Creating New Chemiluminescent
Karen Young Kreeger
Irena Y. Bronstein 67,
vice president of high-throughput screening applications
at Applied Biosystems/Tropix in Bedford, Mass.,
entered Bryn Mawr when she was just shy of 15,
far younger than her classmates. She was born
in Russia and went to secondary school in Poland,
where students finish high school at an earlier
age than in the United States.
"I was always interested
in the sciences and thought at one point that
I would be a physician, but chemistry was just
as fascinating to me," Bronstein recalls.
"I was interested in scientific processes
that are not reversible, as opposed to, say, physics
where they are presumably reversible." This
lifelong interest has taken her on quite a journey,
from innovative research at Polaroid to cutting-edge
Bronstein majored in chemistry
at Bryn Mawr, where she became interested in photochemistry
through her studies with Frank Mallory, W. Alton
Jones Professor of Chemistry. She pursued this
interest as a doctoral student at Johns Hopkins
University, where she earned a Ph.D. in molecular
photochemistry in 1972.
After Hopkins Bronstein went
on to a series of postdocs at the University of
Houston, Brandeis University and the University
of Maryland Medical Center. In 1976 she accepted
a research position at the Polaroid Corporation,
"It was an unbelievable
company that was doing high-level research at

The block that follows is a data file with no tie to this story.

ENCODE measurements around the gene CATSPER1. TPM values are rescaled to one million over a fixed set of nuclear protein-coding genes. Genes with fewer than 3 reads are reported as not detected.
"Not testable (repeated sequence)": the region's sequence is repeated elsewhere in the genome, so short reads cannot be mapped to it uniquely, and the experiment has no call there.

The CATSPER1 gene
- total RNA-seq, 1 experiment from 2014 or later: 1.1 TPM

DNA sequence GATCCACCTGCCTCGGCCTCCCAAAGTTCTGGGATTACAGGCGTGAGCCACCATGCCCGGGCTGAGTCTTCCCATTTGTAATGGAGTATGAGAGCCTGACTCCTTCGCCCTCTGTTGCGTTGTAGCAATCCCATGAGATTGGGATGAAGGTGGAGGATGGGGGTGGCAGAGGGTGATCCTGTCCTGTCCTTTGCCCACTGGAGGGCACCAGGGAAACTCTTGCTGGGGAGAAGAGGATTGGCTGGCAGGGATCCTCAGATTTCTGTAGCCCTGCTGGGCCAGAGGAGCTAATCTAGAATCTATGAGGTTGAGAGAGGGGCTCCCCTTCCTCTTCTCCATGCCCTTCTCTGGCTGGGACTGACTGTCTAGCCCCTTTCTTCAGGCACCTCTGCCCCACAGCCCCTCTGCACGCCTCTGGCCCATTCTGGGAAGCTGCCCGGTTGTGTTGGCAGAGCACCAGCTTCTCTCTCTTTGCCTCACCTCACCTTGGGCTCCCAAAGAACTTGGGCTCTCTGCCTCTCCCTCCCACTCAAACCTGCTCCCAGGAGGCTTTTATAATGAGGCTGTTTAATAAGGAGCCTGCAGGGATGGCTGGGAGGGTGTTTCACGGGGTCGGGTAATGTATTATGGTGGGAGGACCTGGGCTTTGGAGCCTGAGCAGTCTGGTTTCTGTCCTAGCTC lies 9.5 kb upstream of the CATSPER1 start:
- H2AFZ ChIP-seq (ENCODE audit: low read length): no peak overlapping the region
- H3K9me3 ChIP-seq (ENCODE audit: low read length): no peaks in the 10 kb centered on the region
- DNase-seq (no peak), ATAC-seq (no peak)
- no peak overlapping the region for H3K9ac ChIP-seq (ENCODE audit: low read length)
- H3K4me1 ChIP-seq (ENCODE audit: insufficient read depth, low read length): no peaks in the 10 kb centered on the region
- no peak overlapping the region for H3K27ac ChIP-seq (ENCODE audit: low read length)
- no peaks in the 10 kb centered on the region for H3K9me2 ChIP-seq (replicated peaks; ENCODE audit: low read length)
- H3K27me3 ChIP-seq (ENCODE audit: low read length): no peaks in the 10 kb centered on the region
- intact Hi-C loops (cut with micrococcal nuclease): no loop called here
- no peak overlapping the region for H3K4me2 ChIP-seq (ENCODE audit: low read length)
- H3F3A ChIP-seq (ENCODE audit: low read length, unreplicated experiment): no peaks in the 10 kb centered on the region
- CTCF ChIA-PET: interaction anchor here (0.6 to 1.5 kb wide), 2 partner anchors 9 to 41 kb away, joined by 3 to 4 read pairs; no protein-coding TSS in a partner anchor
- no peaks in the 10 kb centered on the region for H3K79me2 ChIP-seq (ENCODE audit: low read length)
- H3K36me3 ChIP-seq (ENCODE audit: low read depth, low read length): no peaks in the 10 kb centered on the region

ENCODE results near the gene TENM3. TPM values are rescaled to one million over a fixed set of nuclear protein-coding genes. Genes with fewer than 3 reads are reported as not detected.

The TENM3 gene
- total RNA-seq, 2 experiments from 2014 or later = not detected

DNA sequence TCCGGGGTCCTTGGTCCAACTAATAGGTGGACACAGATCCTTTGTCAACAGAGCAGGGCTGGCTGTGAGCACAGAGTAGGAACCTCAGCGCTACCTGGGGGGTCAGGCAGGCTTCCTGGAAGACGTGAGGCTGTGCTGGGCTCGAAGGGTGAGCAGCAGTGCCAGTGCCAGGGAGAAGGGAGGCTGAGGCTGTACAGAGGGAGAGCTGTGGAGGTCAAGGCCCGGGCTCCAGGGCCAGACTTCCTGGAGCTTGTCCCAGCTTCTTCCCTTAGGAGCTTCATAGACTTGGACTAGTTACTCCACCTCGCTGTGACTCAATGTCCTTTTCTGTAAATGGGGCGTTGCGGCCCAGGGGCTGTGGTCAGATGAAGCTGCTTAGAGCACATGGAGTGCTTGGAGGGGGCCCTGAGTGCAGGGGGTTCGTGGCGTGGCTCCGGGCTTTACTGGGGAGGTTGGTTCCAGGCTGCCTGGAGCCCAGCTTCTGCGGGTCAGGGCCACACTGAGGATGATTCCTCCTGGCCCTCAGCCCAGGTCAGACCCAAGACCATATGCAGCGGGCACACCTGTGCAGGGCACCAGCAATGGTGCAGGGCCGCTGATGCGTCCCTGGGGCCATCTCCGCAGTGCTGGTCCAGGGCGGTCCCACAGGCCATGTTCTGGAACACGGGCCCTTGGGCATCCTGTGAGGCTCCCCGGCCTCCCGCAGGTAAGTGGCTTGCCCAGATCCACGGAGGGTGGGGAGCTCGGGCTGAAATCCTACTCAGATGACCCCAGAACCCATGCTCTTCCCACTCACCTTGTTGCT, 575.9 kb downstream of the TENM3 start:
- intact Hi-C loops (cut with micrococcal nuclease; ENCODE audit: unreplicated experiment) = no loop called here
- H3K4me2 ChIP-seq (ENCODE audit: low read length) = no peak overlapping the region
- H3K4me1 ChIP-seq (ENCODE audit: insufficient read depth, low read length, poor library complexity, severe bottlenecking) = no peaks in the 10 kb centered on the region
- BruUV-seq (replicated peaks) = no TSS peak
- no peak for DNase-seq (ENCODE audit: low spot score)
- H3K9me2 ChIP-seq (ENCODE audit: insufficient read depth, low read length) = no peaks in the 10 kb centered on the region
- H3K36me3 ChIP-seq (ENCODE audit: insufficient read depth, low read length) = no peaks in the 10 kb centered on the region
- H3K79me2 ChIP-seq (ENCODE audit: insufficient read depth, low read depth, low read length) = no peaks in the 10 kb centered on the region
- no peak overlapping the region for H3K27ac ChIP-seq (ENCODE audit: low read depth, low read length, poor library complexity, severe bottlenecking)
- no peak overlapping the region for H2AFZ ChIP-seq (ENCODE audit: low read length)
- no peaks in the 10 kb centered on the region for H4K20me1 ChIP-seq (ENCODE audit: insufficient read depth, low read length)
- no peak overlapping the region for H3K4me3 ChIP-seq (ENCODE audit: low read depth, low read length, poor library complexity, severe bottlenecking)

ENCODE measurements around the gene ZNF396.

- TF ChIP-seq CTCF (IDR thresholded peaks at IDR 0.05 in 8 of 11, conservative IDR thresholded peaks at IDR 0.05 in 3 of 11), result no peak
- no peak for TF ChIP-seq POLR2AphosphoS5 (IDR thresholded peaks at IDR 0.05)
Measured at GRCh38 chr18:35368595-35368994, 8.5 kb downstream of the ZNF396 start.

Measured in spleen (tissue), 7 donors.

the time," Bronstein recalls. In her nine
years at Polaroid, Bronstein wore many different
hats, including director of biotechnology, technical
manager for photochemistry research, senior research
group leader for the Land Laboratory and research
group leader for photochemistry and polymer chemistry
research. She and her colleagues developed the
chemical processes to produce archival-quality
Polaroid photos that wouldnt fade.
Polaroid eventually diversified
into microelectronics and biotechnology, and Bronstein
was appointed one of the heads of biotechnology.
This dovetailed with Bronsteins interest
in figuring out how to develop biomedical diagnostic
devices that didnt rely on using radioactive
materials. "Part of what I learned at Johns
Hopkins, but probably starting at Bryn Mawr, was
a process called chemiluminescence creating
light as a result of a chemical reaction,"
she explains. She tried to push that research
line at Polaroid, but it didnt go anywhere.
In 1984, Bronstein was recruited
by a new company, Allied Health and Scientific
Products, Andover, Mass. "At the time, Allied
was just a building, but it had a lot of money
to invest in its start-up operations. Allied was
extremely exciting to me because I really hoped
to get involved in diagnostics," she says.
Allied also shared Bronsteins
interest in developing diagnostic tools based
on chemiluminescence. Soon after she joined Allied,
however, it merged with another company that decided
not to go into health-related business. "From
the fall of 1985 on, it was just a matter of time
before our facility would be closed down,"
On a flight back from vacation
to attend an urgent meeting at Allied around the
time of the merger, a fellow passenger asked Bronstein
a question that changed her career track: "If
you have such good ideas, why dont you start
your own business?" So she did.
Her husband, Eugene A. Bonte,
now an independent business consultant in the
Boston area, helped Bronstein develop a business
plan to test whether her idea of using chemiluminescence
to replace radioisotopes in biodiagnostic tools
would work. She named her new venture the Charles
Institute, "because I wrote the plan from
my husbands office in Cambridge, overlooking
the Charles River," she explains.
Financial support was probably
the greatest challenge. While most biotech start-ups
depend on established venture-capital firms for
funding, Bronstein decided not to go that route.